Giving details of the breakthrough to media persons in Bahraich on Monday, Deputy Commandant of SSB, Jai Prakash revealed that a team was patrolling the Indo-Nepal border on Sundaynight when they learnt about some children being trafficked to India from Nepal by a gang.
An alert was soon sounded along Indo-Nepal border in Rupaideeha, and the SSB team spotted four suspicious persons carrying 18 children between 12 and 14 years, entering into Indian territory. All four accused were immediately taken into custody.
The SSB official said that the accused were taken to a police station where they identified themsleves as Kamal Gautam, Surat Singh, Sant Bahadur and Ahmad Hussain. During sustained grilled, the accused confessed to trafficking the children from Nepal. They also revealed that they were taking a dozen of them to Shimla while the remaining six were to be taken to Mumbai.
- The study by Sashastra Seema Bal (SSB) claims the number of victims brought illegally into India has gone up by 500% since 2013
- SSB says they are then forced into prostitution or pushed to into domestic help or other forms of exploitative labour
A study conducted by border guarding force Sashastra Seema Bal (SSB) on “Human Trafficking on Indo-Nepal border” claims the number of victims brought illegally into the country has gone up by 500% since 2013 with girls trafficked from villages and Terai region of Nepal sold to brothel owners in Delhi, Mumbai, Kolkata and other cities for up to Rs 50,000.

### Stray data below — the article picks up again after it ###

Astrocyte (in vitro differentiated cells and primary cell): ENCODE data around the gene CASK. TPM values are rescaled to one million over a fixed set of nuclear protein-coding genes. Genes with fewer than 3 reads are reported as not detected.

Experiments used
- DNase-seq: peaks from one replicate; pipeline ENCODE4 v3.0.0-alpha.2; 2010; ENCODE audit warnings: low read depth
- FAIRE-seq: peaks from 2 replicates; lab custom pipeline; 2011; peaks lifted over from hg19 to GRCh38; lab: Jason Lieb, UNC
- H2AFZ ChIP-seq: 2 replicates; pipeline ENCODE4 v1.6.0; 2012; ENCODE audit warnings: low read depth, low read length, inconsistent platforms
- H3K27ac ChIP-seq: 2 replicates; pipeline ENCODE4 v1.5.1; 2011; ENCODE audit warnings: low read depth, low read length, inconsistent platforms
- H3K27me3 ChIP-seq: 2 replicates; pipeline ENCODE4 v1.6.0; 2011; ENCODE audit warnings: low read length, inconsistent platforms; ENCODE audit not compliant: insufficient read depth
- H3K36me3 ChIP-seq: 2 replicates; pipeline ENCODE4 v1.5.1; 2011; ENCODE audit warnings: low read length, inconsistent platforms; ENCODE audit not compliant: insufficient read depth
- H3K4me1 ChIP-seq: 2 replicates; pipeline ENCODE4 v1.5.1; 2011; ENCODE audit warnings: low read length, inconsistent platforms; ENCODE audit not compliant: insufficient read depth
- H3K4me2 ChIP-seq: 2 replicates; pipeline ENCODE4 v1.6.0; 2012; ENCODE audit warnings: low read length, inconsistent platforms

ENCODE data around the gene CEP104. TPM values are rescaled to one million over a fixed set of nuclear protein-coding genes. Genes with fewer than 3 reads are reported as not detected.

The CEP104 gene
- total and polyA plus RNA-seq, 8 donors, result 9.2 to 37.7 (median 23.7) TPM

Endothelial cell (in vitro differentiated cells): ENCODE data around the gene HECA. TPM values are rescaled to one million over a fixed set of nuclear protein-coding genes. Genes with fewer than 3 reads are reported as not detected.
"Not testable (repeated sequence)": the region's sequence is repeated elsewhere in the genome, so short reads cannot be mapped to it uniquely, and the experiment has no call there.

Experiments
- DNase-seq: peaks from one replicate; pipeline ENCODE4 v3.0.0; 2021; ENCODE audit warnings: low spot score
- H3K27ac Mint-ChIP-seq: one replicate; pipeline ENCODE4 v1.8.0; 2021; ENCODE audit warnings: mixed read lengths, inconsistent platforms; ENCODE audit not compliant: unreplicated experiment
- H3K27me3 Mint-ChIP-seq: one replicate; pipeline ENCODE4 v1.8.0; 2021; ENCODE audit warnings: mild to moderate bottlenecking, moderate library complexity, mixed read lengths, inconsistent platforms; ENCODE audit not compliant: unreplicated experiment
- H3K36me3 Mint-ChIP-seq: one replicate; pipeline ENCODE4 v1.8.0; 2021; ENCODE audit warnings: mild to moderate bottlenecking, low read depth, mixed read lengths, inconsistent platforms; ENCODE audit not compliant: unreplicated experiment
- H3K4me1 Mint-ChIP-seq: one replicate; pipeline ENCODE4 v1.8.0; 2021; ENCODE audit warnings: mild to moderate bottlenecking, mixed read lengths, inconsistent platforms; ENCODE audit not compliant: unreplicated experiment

In 2013, 108 girls/children were rescued at Indo-Nepal border, while 607 such victims were rescued in 2017.
Calling Nepal the “source” country for most of the trafficking of children and women to India, SSB says they are then forced into prostitution or pushed to into domestic help or other forms of exploitative labour, and in a few cases their organs are illegally harvested.
Quoting statistics of Nepal’s women and social welfare ministry, according to which 26 of Nepal’s 75 districts are trafficking prone, SSB says that most women/children at risk are from the hills and of schedule castes, but members of higher castes are also trafficked into India.
The traffickers, men (often called ‘dalals’) and women (‘didis,’ who are sex workers themselves), bring the girls aged 9 to 16 – to border towns before they are brought to India by bus. Near the border, professional agents who lure the girls for selling in the brothels are paid up to Rs 6,000 for every child. Apart from the ‘didis,’ SSB says, sometimes family members also act as traffickers. The girls are coached to conceal their true age in case they are stopped and questioned by the police.
Discussing the routes taken by traffickers, SSB says Nepalese girls from villages are first taken to Kathmandu, either to the guest houses or carpet factories, or from there to border towns in Nepal, where they are sold to “brokers.”